Upcoming changes to the FAFSA are likely to affect family finances, in a few different ways. If you have a family member who is in college or heading to university soon, read on to understand more about the revised FAFSA.
What Is the FAFSA?
The Free Application for Federal Student Aid, also known as the FAFSA, is a form which students fill out every year in order to access financial aid. The details provided in the FAFSA give the federal government key information about a student’s financial situation, which is used to determine what aid and how much the student is eligible to receive. FAFSA forms also help a college financial aid office to manage the aid process and offer its own financial aid packages.
In 2022, the FAFSA Simplification Act was passed. This act aims to make significant changes to the financial aid process and the FAFSA; making the process more predictable for low-income students adjusting eligibility requirements so that more kinds of students can qualify for financial aid. The revised FAFSA is expected to go live as of December 2023, for students who will be in school during the 23-24 academic year.
Introducing the Student Aid Index
One of the biggest changes for families is that the Expected Family Contribution (EFC) measurement will now be removed from the FAFSA. Instead, there is a new Student Aid Index (SAI). The Student Aid Index is calculated based on fewer factors than the EFC, with more information being imported from federal tax records—ultimately simplifying the aid application process for students and their families. What’s more, because the Student Aid Index can be $0 or below, some students may qualify for more financial aid than before.
No More “Sibling Discount”
While the upcoming changes are largely expected to expand aid and eligibility for college students, families with multiple children in college at the same time will no longer receive the “sibling discount”: a previous provision of the FAFSA process that divided expected family contribution by the number of family members enrolled in school. Experts say that the removal of the sibling discount is likely to have the greatest effect on middle- and high-income families.
Changes for Divorced Parents
Previously, students with divorced or separated parents were asked to report the income of the parent with whom the student lived for the majority of the time. Now, students filling out the FAFSA will instead report income information for the parent who provides the greatest portion of financial support, regardless of living situation. Stepparents may also be required to provide tax and income information.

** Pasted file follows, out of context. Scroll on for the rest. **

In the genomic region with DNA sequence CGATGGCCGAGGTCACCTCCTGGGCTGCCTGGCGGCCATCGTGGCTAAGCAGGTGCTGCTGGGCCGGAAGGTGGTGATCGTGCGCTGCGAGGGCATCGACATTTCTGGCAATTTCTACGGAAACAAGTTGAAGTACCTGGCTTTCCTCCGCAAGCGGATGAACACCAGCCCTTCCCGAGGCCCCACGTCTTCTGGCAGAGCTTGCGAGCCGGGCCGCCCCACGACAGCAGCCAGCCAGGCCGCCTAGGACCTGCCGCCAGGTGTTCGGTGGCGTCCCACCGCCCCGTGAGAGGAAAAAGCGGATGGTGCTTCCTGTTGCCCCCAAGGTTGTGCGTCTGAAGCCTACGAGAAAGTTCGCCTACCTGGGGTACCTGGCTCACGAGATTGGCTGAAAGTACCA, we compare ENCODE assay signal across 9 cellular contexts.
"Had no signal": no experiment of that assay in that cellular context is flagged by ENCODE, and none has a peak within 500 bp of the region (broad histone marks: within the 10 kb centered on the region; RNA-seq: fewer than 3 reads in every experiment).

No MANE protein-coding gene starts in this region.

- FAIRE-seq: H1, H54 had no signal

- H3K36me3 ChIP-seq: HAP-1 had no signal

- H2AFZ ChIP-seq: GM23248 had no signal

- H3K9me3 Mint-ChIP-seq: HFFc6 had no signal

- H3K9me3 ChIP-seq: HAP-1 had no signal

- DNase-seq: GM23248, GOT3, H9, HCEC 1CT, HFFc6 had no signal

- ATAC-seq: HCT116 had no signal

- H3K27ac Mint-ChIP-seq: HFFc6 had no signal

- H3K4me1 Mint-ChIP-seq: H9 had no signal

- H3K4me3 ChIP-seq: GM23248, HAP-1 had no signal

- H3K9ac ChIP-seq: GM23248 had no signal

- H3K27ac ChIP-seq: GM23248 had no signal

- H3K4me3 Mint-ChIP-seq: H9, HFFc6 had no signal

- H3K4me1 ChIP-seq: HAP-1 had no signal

Along with overall changes to make the financial aid process more straightforward, the FAFSA will also be available in more languages, so that families who don’t speak English at home will have an easier time understanding the process and completing the necessary forms. Previously, the FAFSA was only available in English and Spanish.
Other Options for Families
Families who receive a financial aid package that doesn’t feel sufficient should remember that the financial aid numbers calculated within the FAFSA are not set in stone. College financial aid offices can make various adjustments based on their professional judgement; so if you’re unhappy with your FAFSA results, reach out to the aid office to talk about other options.
If federal aid isn’t sufficient, consider a federal loan or a private student loan instead. Head to the HUECU blog for more information about student loans, including the PLUS loan which is specifically designed for parents of college students. This may also be a good time to discuss finances as a family, particularly the subject of smart borrowing practices. College is a time when many young people take out a loan or get a credit card for the first time, so it pays to chat about the importance of paying bills on time, how to use automated payment systems to keep up with loan payments, and how to be responsible about spending, saving and budgeting.